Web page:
Petróleos Mexicanos, or Pemex for short, was recently victim of a cyber attack using a ransomware. The attackers have demanded 565 Bitcoin (approx. 4.52 million Euro) to decrypt the data. However, Pemex has already announced that, as a serious company, it will not finance gangsters and therefore will not pay anything. Important affected data was backed up and recoverable after the systems had been cleaned.
Pemex publishes: Only a small part of the network affected
According to Pemex press release (in Spanish), only five percent of company PCs are affected by the attack. Also the operative network area (OT), for the control of operation and production, should not be affected. Nevertheless, various media sources claim to have learned from internal sources that Pemex is urging its employees not to connect to the network and to secure important data externally. According to employees, there is also the possibility that the company will not be able to pay the employees, as booking systems are also said to be affected by the ransomware attack.
Mexico’s largest oil and gas utility itself conducts exploration and production projects that produce around 2.5 million barrels of oil and more than 170,000 cubic meters of natural gas a day. Pemex lists six refineries, eight petrochemical complexes and nine gas processing complexes to operate. The company also reports that it manages 83 land and sea terminals, oil and gas pipelines, ocean-going vessels and various ground transportation fleets to supply more than 10,000 service stations in Mexico.
Intensified attack focus: Critical infrastructure
The last few years have seen an increase in cyber attacks on critical infrastructures, such as oil and gas companies and power utilities. In a report in April 2019, F-Secure highlighted the development in attacks on industry and critical infrastructures: the energy industry is increasingly threatened by cyber espionage and sabotage attacks. A little later, the German Federal Office for Information Security (BSI) came to a similar conclusion. In its new report on IT security in Germany, the BSI evaluated various attacks of the previous year and presented the background. Overall, the BSI regards attacks on critical infrastructures as one of the greatest challenges in the area of cybersecurity in the coming years. Since the criminal groups mentioned in the BSI report also operate worldwide, the BSI analysis also affects all other industrial nations. This is confirmed by the attack on Pemex, where the attackers could have chosen their target based on the large size of the attack surface available to them and the public pressure which would follow, assuming this would lead to swift payment of the ransom.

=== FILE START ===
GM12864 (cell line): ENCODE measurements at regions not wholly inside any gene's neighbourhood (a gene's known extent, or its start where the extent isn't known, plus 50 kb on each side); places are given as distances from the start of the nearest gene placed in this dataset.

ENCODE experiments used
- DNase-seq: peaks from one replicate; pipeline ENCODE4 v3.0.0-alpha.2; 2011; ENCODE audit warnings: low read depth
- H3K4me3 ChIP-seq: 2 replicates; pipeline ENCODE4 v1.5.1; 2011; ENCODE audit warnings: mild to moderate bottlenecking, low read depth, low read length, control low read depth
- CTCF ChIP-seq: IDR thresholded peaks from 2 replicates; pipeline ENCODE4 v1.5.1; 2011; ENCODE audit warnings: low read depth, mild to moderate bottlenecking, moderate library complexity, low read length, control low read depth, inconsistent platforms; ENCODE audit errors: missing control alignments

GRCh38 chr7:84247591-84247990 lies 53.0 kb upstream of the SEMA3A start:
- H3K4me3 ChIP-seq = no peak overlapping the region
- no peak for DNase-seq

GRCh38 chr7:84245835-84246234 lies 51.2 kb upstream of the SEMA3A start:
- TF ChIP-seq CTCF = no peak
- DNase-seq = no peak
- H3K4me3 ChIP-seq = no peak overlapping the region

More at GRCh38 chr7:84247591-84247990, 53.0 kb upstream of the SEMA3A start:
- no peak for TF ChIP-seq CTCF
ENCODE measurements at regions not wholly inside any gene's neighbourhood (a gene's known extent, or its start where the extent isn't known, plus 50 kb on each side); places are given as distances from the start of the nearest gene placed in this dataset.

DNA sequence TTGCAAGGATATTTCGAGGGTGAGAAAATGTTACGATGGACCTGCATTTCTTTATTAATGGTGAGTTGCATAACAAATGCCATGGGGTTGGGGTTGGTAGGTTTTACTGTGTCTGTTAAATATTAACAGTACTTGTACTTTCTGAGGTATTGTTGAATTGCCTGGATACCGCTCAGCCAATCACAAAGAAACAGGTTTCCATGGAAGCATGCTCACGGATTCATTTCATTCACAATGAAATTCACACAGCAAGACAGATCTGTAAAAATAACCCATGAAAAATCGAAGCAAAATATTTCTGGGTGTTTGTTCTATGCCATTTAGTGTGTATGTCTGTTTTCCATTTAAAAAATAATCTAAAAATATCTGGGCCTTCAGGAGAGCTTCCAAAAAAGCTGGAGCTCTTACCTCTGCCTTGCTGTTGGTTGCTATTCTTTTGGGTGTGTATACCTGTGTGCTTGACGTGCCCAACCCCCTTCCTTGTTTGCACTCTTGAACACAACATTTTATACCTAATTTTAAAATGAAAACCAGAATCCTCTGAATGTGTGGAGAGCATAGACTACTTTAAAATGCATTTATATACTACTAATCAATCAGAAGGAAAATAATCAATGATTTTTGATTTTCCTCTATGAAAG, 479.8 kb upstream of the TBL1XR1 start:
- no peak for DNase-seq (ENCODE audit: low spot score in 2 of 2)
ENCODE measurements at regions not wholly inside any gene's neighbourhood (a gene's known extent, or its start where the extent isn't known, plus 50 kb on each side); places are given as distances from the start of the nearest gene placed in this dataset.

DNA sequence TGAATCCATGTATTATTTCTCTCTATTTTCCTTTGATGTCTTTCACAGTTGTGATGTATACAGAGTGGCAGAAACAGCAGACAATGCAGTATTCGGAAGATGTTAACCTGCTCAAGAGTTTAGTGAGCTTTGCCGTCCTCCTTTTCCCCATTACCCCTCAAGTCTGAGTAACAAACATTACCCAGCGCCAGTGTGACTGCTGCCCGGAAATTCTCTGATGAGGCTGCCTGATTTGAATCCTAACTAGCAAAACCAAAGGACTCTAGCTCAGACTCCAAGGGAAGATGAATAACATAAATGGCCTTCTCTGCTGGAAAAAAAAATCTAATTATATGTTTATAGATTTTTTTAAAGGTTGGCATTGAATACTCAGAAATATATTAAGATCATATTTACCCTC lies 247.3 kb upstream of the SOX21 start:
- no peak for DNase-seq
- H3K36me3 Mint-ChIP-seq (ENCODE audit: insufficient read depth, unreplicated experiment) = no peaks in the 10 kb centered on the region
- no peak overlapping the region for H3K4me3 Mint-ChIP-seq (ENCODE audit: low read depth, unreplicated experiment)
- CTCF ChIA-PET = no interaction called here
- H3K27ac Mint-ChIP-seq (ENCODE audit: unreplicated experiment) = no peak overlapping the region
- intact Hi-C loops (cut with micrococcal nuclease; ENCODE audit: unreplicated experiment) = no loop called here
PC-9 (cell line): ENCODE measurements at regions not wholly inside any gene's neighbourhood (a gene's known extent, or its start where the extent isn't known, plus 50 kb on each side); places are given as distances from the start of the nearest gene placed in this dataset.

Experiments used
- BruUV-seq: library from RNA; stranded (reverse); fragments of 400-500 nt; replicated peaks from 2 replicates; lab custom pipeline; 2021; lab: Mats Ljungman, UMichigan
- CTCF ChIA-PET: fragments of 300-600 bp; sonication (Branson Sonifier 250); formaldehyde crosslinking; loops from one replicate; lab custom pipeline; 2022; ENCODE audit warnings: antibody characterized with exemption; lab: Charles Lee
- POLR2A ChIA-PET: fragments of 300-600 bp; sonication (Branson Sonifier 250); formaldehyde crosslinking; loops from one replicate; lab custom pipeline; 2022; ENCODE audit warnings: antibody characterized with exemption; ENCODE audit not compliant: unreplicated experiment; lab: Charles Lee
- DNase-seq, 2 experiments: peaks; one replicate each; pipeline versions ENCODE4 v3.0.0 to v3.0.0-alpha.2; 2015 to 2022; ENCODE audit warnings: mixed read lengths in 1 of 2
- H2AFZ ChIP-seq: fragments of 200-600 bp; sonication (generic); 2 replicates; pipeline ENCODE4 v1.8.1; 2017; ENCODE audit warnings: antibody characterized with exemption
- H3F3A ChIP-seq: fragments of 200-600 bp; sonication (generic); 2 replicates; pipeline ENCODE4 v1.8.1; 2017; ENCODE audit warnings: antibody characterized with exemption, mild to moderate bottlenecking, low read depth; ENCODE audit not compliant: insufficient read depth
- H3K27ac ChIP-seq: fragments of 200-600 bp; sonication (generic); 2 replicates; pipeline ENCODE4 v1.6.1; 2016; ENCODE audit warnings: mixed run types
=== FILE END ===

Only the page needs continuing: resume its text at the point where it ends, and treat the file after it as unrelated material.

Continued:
Expert comment on the Pemex attack by Sami Ruohonen, Labs Threat Researcher at F-Secure
The current attack on Pemex with ransomware seems to be a targeted attack of a financially motivated organized crime group.
The DoublePaymer ransomware used in the Pemex attack was used for the first time in 2019. It is probably a further development of the Bitpaymer Ransomware. Its developer, the Bitpaymer Group, is notorious for targeted ransomware attacks and the adjusted decryption prices.
Pemex’s $5 million (565 Bitcoin) ransom is high, yet well backed by Pemex’s 2018 net revenue ($85.41 million according to statista.com). This can be interpreted as an indication that the attacker evaluates the victim’s solvency. The payment page in the Tor network was also addressed directly to Pemex.
Presentation: “Cybersec in Energy” on 22.11.19 in Helsinki, Finland
The exclusive meeting will feature various presentations on cyber security in the energy sector. The non-availability of an energy supply has a considerable potential impact on the economy and the smooth functioning of civil society. A possible disruption could affect society, industry and trade with a high risk to GDP. It is important that energy operators consider cyber-safe practices as an integral part of their daily lives.
To this end, the Smart Energy Finland programme is organising a seminar containing views from different parts of the energy sector. Speakers from utilities, researchers and specialists from security companies will be present. To conclude, there will be a panel with all speakers focusing on cybersecurity levels in Europe.
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